Our Halloween-month look at tricky items concludes with a natural: candy.

Consumers are expected to spend more than $3.1 billion on candy this Halloween. (Did you know a kid would have to play full-court basketball for more than 14 straight hours to burn off all the calories in a typical Halloween candy haul?)

Remember when you were a kid and you thought candy was food? Then you grew up and realized it wasn’t? States are like that, too: sometimes candy is considered food (groceries) for sales tax purposes, sometimes it’s not and sometimes it’s somewhere in between. In many states, for instance, liquor-filled candy – which admittedly few are going to give to kids on Halloween – can be taxed differently than regular candy. Flour in candy can also result in a different sales tax treatment depending on the state.

So where and when do you charge sales tax on candy?

Coast-to-coast free-for-all

Candy is taxable in most states, including in several where candy is specifically excluded from the exemptions groceries receive from sales tax. Louisiana, Michigan and Massachusetts consider candy a non-taxable non-food. It is also non-taxable in California, Arizona, Nevada, Washington, West Virginia and Wyoming. For eCommerce purposes, it’s non-taxable in the District of Columbia and Ohio.

Candy is taxable in Kansas and South Dakota – but could eventually be exempt as lawmakers move to make groceries free of sales tax including candy. However, this won’t happen by this Halloween. The exact opposite is true in Nebraska, where it might soon be taxed. It’s non-taxable in Georgia and in South Carolina but may be subject to local level sales taxes.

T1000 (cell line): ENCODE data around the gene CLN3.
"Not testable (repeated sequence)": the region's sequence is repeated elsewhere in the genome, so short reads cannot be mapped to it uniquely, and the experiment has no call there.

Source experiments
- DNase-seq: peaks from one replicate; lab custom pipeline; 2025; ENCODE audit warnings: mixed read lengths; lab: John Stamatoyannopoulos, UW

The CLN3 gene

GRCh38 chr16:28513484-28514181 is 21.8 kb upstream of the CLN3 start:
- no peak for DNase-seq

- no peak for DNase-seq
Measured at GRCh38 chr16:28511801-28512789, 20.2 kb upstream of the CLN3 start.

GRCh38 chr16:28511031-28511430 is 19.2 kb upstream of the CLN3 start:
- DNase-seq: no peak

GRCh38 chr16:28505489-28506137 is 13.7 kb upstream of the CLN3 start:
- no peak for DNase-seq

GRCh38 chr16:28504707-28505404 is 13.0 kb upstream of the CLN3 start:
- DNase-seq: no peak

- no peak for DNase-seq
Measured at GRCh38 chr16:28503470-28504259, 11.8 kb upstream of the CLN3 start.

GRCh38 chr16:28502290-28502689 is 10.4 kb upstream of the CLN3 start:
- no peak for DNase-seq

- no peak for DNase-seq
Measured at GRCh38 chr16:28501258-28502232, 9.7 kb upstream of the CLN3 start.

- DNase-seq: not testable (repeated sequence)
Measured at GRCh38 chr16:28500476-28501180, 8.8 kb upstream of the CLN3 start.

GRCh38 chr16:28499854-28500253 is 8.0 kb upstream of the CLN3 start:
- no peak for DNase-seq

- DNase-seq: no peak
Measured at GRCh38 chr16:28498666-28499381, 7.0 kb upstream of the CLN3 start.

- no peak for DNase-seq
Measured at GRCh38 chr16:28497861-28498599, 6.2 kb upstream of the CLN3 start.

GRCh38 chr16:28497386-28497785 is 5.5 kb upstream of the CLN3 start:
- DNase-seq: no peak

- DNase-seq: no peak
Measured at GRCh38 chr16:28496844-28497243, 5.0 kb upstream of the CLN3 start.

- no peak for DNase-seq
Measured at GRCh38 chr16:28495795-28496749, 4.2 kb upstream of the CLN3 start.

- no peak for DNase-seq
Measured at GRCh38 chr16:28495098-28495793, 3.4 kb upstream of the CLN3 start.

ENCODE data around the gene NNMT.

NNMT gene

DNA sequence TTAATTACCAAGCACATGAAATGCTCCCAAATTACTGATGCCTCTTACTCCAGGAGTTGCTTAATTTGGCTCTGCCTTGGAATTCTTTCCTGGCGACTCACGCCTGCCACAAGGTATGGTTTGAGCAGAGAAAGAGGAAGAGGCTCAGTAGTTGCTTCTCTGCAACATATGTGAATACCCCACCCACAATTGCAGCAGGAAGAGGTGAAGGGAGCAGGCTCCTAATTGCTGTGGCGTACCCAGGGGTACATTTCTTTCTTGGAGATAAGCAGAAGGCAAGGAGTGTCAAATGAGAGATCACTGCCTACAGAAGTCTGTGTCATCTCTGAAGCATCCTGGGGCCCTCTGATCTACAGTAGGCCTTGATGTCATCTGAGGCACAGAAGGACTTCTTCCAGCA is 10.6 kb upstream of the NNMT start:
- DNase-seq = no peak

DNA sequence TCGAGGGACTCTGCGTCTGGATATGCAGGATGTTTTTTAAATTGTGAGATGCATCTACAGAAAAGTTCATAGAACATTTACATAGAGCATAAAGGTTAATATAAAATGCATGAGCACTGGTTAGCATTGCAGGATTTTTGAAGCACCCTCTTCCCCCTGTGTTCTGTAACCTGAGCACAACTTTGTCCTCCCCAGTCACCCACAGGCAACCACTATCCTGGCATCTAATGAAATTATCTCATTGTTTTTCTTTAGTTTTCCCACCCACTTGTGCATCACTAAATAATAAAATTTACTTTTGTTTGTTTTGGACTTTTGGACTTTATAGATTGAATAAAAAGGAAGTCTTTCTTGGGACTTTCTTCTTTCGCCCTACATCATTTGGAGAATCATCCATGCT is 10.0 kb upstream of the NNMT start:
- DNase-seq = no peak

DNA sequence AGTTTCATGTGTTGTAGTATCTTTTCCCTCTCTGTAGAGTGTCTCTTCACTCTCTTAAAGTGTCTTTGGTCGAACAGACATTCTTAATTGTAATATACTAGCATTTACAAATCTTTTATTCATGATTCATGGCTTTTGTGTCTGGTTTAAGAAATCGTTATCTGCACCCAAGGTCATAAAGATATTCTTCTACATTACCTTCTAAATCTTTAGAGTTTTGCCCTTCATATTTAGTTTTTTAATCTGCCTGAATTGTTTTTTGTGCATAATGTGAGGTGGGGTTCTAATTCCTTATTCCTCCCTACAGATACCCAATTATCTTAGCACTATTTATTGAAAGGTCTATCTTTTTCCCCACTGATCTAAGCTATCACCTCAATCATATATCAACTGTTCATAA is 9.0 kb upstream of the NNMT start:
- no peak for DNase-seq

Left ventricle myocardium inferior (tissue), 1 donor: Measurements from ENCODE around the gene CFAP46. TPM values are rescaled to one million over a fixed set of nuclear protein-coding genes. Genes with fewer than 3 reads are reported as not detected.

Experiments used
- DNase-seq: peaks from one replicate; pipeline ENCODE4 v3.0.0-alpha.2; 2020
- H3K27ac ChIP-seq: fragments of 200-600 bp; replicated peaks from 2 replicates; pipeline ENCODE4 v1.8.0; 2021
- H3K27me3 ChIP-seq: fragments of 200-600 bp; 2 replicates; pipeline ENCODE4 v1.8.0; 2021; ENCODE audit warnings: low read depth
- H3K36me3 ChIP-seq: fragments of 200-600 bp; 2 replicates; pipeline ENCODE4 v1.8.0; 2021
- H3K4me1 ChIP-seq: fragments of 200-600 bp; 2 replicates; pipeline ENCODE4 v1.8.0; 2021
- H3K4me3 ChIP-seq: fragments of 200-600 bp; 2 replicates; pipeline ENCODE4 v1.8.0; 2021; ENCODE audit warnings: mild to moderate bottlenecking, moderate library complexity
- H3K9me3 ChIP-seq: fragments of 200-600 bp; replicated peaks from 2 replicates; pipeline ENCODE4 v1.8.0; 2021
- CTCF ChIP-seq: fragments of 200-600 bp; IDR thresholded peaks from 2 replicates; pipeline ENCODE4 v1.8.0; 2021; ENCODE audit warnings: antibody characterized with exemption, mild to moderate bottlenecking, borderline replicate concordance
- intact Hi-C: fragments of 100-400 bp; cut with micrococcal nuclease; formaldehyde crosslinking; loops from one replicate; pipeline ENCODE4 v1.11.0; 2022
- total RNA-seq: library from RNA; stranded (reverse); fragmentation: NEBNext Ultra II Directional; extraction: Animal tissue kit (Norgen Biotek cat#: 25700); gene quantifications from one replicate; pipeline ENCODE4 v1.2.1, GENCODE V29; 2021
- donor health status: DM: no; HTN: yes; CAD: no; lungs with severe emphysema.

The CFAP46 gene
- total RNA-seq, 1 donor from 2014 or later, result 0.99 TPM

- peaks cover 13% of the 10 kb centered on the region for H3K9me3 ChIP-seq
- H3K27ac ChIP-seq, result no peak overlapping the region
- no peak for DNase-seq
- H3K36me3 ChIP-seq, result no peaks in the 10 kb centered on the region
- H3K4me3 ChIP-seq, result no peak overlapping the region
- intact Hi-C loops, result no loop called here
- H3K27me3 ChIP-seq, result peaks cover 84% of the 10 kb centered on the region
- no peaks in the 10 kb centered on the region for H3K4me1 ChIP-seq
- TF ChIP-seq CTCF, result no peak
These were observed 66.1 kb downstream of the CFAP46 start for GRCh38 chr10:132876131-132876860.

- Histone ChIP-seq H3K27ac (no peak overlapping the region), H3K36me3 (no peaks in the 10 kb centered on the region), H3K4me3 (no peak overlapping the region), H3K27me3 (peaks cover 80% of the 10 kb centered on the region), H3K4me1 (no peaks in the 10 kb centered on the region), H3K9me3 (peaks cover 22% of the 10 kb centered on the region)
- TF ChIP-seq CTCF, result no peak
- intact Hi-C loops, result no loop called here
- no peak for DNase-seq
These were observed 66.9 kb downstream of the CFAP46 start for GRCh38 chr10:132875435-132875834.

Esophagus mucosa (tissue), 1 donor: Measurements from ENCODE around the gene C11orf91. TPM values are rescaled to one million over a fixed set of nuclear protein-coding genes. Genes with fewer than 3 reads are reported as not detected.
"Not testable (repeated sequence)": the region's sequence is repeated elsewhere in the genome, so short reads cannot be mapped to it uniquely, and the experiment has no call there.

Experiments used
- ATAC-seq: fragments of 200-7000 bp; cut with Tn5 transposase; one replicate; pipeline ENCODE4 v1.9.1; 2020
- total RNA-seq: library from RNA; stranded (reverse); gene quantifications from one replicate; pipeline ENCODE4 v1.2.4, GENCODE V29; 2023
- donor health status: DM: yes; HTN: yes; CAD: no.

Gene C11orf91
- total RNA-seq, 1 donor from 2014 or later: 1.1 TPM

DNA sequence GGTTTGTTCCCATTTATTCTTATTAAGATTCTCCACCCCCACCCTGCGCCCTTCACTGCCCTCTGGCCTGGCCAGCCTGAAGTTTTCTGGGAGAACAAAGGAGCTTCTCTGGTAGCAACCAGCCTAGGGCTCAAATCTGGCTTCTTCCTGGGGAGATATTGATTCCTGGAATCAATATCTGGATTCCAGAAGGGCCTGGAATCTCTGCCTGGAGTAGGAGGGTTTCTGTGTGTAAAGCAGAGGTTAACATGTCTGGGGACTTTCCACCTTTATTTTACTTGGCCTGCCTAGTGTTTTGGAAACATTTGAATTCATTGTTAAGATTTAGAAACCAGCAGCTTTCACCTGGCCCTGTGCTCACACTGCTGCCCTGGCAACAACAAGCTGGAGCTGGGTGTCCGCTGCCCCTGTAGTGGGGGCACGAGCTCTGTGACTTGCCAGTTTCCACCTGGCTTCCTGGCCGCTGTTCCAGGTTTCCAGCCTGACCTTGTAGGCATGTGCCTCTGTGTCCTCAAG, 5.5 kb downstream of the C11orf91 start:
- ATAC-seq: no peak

It’s taxed at reduced rates in Missouri and Virginia. Ditto Utah – except if a transaction includes both food/ingredients and other taxable items of tangible personal property.

‘Not merely because’

Two states seem to spotlight how confusing candy and sale tax can be. In New Mexico, candy is non-taxable if it’s sold at a “retail food store” – indicating that nexus may be the deciding factor for eCommerce sellers.

In New York, candy is taxable but a number of products fall outside the definition: baked goods such as cupcakes, cookies, pretzels, donuts, pastries and granola or cereal bars; baking or cooking ingredients such as candied fruitcake ingredients, chocolate chips or bars and marshmallows “of any size”; and dried fruit.

How the product is “labeled, packaged, advertised, displayed and sold” can determine tax status in New York. Pure maple sugar products are exempt as food, for example, “unless displayed, labeled or advertised as candy or confectionery. They are not candy merely because they are molded in the shape of a maple leaf or sold in individual quantities.”

Everyone who says they’re simplifying sales tax is still leaving the hardest parts – and the liability – up to you. Rely on sales tax experts to maintain your compliance. Contact TaxConnex to learn what it means when sales tax is all on us.

Robert Dumas

Written by Robert Dumas

Accountant, consultant and entrepreneur, Robert Dumas began his public accounting career on the tax staff at Arthur Young & Co., followed by a brief stint at Grant Thornton. In 1998, Robert founded Tax Partners, which became the largest sales tax compliance service bureau in the country, and later sold it to Thomson Corporation. Robert founded TaxConnex in 2011 on the principle that the sales tax industry needed more than automation to truly help clients, thus building within TaxConnex a proprietary platform and network of sales tax experts to truly take sales tax off client’s plates.